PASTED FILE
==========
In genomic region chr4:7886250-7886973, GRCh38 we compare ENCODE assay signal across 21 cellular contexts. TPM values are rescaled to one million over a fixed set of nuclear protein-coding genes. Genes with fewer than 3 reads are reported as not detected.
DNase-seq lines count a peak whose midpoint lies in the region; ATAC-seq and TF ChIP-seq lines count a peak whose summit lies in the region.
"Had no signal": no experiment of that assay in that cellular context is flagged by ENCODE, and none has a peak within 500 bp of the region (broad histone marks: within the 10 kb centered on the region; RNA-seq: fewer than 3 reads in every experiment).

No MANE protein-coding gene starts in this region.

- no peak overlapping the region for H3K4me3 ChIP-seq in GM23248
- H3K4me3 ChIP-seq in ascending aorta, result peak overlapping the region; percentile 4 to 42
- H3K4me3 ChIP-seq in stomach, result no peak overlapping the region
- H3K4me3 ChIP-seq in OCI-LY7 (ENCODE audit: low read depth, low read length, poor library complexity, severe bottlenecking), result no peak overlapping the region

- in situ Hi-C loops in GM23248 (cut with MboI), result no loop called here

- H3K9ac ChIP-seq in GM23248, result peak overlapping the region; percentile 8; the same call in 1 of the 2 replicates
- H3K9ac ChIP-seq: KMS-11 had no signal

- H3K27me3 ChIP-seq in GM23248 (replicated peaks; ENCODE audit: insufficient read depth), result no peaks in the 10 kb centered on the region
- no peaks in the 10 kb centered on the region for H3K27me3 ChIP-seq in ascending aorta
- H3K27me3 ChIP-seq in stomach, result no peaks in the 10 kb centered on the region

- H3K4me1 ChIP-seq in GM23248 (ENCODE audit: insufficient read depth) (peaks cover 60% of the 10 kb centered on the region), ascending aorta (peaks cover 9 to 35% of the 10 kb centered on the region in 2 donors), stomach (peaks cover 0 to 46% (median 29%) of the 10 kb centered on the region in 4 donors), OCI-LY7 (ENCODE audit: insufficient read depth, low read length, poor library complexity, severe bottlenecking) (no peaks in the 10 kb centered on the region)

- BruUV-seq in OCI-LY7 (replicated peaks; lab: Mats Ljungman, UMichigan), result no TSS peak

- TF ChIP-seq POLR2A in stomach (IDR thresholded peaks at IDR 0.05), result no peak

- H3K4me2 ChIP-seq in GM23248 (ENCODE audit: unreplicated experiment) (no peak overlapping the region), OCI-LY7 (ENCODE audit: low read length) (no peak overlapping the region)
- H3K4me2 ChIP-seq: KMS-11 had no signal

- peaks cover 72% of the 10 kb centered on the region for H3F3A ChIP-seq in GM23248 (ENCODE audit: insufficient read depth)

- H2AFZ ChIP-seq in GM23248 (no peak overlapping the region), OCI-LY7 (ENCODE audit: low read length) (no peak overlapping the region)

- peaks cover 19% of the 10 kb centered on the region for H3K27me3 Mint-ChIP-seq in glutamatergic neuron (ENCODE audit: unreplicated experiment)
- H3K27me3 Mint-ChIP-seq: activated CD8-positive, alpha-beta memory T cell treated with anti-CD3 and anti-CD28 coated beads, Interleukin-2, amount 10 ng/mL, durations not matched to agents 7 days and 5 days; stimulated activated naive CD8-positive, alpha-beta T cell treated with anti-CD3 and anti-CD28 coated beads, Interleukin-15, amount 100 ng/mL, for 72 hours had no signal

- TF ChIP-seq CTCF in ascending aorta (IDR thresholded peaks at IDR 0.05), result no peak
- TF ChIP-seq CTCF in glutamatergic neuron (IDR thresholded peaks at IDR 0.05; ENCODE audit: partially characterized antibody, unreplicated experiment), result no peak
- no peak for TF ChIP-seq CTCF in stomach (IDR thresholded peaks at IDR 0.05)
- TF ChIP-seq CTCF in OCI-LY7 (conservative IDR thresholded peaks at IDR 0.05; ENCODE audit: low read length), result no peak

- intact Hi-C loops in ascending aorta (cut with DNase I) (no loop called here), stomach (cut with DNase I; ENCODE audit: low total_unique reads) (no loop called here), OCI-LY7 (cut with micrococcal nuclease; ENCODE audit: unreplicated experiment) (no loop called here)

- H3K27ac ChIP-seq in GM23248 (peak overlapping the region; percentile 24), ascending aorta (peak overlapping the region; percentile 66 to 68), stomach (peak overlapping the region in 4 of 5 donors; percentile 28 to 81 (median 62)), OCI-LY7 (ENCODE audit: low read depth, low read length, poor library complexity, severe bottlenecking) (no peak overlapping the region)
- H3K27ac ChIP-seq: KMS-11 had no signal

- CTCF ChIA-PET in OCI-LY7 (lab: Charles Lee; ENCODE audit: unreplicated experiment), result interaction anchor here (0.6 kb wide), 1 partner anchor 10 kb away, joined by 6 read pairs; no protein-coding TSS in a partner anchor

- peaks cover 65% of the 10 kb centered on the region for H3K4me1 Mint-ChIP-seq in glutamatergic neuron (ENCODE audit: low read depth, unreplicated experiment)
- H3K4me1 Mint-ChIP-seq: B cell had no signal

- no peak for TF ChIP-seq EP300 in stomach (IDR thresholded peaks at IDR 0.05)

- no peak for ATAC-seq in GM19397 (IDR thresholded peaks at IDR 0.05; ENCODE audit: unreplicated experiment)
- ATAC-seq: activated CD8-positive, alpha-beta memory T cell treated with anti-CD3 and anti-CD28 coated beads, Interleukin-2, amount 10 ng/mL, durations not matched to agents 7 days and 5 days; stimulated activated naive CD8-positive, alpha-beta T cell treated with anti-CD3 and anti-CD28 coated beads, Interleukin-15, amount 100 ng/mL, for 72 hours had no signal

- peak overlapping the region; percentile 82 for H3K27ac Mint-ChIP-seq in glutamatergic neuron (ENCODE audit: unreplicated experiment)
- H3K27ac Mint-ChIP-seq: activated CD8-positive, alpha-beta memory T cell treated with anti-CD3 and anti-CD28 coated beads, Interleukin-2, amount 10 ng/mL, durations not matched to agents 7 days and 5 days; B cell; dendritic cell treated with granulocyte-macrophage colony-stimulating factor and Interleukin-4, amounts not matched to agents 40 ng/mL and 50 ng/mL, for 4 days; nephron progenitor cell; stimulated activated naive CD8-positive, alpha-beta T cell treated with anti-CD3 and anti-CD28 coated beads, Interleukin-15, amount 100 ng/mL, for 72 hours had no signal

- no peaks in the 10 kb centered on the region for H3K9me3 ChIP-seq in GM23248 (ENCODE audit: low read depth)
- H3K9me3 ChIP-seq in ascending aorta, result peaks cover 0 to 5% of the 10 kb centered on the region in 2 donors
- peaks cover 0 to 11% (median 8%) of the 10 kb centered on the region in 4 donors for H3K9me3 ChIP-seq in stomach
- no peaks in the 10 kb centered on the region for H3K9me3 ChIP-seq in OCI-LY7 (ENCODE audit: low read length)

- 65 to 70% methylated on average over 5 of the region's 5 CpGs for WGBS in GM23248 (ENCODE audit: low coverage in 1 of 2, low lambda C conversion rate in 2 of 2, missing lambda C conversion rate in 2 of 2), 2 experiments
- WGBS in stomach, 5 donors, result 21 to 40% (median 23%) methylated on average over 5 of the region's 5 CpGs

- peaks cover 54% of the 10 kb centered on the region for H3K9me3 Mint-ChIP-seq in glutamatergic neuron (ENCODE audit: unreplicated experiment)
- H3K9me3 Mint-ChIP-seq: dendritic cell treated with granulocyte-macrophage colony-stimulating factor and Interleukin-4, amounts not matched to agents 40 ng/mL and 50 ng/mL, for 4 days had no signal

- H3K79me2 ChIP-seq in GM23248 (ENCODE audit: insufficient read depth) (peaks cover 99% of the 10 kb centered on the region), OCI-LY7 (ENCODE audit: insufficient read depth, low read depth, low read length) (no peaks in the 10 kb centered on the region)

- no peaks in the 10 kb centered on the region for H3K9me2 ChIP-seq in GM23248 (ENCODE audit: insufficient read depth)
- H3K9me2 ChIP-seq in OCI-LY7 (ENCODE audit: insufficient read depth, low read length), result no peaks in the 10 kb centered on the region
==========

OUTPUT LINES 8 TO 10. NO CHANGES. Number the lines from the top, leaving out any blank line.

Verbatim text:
- H3K4me3 ChIP-seq in OCI-LY7 (ENCODE audit: low read depth, low read length, poor library complexity, severe bottlenecking), result no peak overlapping the region

- in situ Hi-C loops in GM23248 (cut with MboI), result no loop called here

- H3K9ac ChIP-seq in GM23248, result peak overlapping the region; percentile 8; the same call in 1 of the 2 replicates